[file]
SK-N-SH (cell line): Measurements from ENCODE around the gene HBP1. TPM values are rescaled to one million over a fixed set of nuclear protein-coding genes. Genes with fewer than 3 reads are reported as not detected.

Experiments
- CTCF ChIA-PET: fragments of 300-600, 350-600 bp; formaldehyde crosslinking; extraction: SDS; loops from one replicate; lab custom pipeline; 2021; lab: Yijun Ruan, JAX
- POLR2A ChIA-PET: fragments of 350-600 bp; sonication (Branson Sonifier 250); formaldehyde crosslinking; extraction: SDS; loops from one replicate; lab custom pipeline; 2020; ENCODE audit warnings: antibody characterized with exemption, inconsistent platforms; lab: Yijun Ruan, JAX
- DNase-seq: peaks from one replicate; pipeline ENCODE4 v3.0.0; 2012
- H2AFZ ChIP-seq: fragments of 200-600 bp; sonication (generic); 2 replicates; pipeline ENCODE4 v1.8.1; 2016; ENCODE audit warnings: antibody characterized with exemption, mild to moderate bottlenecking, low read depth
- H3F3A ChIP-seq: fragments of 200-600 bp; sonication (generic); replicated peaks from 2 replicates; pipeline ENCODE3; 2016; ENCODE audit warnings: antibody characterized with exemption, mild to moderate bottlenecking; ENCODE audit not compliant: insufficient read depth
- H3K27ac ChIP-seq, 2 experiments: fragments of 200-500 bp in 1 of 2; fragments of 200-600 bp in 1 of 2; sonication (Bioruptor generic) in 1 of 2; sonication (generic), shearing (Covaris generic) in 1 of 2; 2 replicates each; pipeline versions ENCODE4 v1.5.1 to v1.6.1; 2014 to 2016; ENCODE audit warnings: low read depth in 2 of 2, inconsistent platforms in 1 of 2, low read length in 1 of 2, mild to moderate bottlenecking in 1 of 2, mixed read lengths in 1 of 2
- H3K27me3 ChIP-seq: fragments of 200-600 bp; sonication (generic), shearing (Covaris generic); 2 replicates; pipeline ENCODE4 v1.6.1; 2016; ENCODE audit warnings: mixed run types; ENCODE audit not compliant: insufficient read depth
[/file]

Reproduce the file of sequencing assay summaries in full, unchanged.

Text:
SK-N-SH (cell line): Measurements from ENCODE around the gene HBP1. TPM values are rescaled to one million over a fixed set of nuclear protein-coding genes. Genes with fewer than 3 reads are reported as not detected.

Experiments
- CTCF ChIA-PET: fragments of 300-600, 350-600 bp; formaldehyde crosslinking; extraction: SDS; loops from one replicate; lab custom pipeline; 2021; lab: Yijun Ruan, JAX
- POLR2A ChIA-PET: fragments of 350-600 bp; sonication (Branson Sonifier 250); formaldehyde crosslinking; extraction: SDS; loops from one replicate; lab custom pipeline; 2020; ENCODE audit warnings: antibody characterized with exemption, inconsistent platforms; lab: Yijun Ruan, JAX
- DNase-seq: peaks from one replicate; pipeline ENCODE4 v3.0.0; 2012
- H2AFZ ChIP-seq: fragments of 200-600 bp; sonication (generic); 2 replicates; pipeline ENCODE4 v1.8.1; 2016; ENCODE audit warnings: antibody characterized with exemption, mild to moderate bottlenecking, low read depth
- H3F3A ChIP-seq: fragments of 200-600 bp; sonication (generic); replicated peaks from 2 replicates; pipeline ENCODE3; 2016; ENCODE audit warnings: antibody characterized with exemption, mild to moderate bottlenecking; ENCODE audit not compliant: insufficient read depth
- H3K27ac ChIP-seq, 2 experiments: fragments of 200-500 bp in 1 of 2; fragments of 200-600 bp in 1 of 2; sonication (Bioruptor generic) in 1 of 2; sonication (generic), shearing (Covaris generic) in 1 of 2; 2 replicates each; pipeline versions ENCODE4 v1.5.1 to v1.6.1; 2014 to 2016; ENCODE audit warnings: low read depth in 2 of 2, inconsistent platforms in 1 of 2, low read length in 1 of 2, mild to moderate bottlenecking in 1 of 2, mixed read lengths in 1 of 2
- H3K27me3 ChIP-seq: fragments of 200-600 bp; sonication (generic), shearing (Covaris generic); 2 replicates; pipeline ENCODE4 v1.6.1; 2016; ENCODE audit warnings: mixed run types; ENCODE audit not compliant: insufficient read depth